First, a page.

A problem with this play is how to shift between its moments of stark reality and its glimpses into Willy’s hallucinations. (Miller’s original title was Inside of His Head.) Salesman’s scenes jump wildly from present to past and back again with little to indicate which is which except slight differences in lighting, costumes and how the actors put it across.

Sargeant has tamed the transitions by keeping them fast and fluid. Here’s where the Fun House cast really clicks. Willy’s sons, Biff and Happy, both in their 30s, are usually played by 30-ish actors who then have to whip around and pretend to be teenagers. What a difference it makes to have Biff (Rodenbaugh) and Happy (a swaggering Tex Patrello) played by high school-age boys who have to do much less to be believed as older men than older actors have to do to act like teens. Their brotherly chemistry heightens the tension in older Biff and Happy’s late-night bedroom chat about their troubled father, a scene too many productions bungle.

There’s another scene in this great old drama that is rarely done with as much raw emotion as Swearingen and Rodenbaugh bring: The moment of truth between Willy and Biff. The elder son, a gifted athlete who left home after blowing a shot at a college football scholarship, has found fulfillment as a simple laborer on a Texas farm. Tearfully, Biff begs his father to snap out of his grandiose dreams of wealth. “Pop! I’m a dime a dozen and so are you,” says Biff. In the Fun House production, watch how Rodenbaugh’s Biff drops to his knees and sobs into his father’s shoulder like a little boy. Swearingen has Willy react as if he doesn’t get what his son is saying; he can’t bring himself to return the embrace. Devastating.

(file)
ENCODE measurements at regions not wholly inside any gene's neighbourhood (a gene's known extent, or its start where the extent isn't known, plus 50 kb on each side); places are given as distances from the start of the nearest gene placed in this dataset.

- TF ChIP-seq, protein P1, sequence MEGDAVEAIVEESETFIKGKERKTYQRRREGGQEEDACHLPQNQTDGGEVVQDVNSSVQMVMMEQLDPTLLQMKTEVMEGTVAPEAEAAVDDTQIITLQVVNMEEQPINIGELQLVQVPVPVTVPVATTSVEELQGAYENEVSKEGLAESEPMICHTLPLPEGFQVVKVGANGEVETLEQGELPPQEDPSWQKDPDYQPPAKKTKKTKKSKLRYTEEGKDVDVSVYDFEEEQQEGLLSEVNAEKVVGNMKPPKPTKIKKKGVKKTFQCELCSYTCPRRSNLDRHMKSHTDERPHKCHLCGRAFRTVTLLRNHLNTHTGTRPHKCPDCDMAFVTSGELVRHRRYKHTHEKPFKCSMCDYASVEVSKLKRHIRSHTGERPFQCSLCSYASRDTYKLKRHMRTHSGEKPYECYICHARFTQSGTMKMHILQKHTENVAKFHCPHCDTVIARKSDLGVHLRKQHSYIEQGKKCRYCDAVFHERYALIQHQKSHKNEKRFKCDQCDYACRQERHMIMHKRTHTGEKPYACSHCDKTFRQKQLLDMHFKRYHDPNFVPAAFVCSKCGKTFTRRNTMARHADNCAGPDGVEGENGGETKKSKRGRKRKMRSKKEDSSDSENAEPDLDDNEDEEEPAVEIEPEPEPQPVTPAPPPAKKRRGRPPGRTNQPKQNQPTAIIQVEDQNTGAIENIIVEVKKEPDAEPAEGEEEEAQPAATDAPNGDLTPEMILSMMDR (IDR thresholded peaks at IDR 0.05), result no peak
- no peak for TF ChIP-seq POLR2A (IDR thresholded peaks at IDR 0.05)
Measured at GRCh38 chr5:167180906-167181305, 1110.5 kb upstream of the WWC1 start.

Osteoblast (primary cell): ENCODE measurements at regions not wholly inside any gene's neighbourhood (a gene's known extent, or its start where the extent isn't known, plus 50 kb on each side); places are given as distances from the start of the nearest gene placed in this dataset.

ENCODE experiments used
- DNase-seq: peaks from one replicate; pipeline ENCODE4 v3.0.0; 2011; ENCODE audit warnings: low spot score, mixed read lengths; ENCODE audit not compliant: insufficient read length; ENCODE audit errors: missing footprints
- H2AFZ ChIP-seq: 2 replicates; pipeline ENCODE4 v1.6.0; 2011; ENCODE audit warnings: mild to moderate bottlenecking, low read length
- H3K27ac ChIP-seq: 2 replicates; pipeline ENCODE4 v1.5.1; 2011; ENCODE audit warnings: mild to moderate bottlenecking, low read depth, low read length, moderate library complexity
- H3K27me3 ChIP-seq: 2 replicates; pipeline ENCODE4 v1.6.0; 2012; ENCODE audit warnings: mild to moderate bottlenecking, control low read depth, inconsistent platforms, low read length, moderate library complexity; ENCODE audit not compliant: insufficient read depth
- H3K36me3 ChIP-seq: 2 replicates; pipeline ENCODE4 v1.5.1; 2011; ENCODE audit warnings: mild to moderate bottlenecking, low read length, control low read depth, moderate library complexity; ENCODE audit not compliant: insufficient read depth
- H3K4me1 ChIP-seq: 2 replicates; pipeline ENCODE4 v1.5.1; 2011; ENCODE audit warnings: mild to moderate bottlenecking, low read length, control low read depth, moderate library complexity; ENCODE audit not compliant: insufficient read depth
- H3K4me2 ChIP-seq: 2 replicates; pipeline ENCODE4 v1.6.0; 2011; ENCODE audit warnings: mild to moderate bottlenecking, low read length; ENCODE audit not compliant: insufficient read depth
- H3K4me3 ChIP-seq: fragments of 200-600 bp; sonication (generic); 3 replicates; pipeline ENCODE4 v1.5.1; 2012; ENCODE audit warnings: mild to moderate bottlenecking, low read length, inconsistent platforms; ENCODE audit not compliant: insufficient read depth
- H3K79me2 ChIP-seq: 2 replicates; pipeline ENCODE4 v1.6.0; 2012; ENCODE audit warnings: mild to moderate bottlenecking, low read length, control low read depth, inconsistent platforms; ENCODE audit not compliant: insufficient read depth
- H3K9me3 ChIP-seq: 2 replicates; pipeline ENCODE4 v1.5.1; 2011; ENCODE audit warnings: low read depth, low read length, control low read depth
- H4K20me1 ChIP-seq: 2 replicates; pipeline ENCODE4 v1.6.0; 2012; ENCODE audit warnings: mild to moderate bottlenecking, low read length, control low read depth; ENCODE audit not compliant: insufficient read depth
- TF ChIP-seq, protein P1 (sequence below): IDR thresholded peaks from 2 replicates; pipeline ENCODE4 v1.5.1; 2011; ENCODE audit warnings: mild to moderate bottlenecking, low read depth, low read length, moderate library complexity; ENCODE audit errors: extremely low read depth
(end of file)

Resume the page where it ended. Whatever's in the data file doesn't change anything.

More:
Waterman is equally effective delivering another of Arthur Miller’s great speeches in this play. Wife Linda tells her sons that “attention must be paid” to Willy after all he has sacrificed for them. Waterman underplays the lines, which makes us lean in to hear them. Then at the end of the play, Linda must kneel alone onstage after Willy’s funeral to deliver the script’s last words. Here Waterman is simply luminous, as Linda tells the empty air “I can’t cry.” It takes a real actor, usually one with about 20 years’ training and experience, to get just to the edge of tears and hold back. If Waterman can do this role this well at 14, imagine what she will do as an actor in her 20s, 30s and beyond.
Death of a Salesman merges past and present in a story of men who dream of success and never achieve it. In throwing themselves into this extraordinary play, the Fun House kids, young as they are, offer a look into the future of some promising acting careers.

Death of a Salesman
continues through November 21 at Fun House Theatre and Film, Black Box Theatre at Plano Children’s Theatre, 1301 Custer Road. Tickets $5-$8 at the door.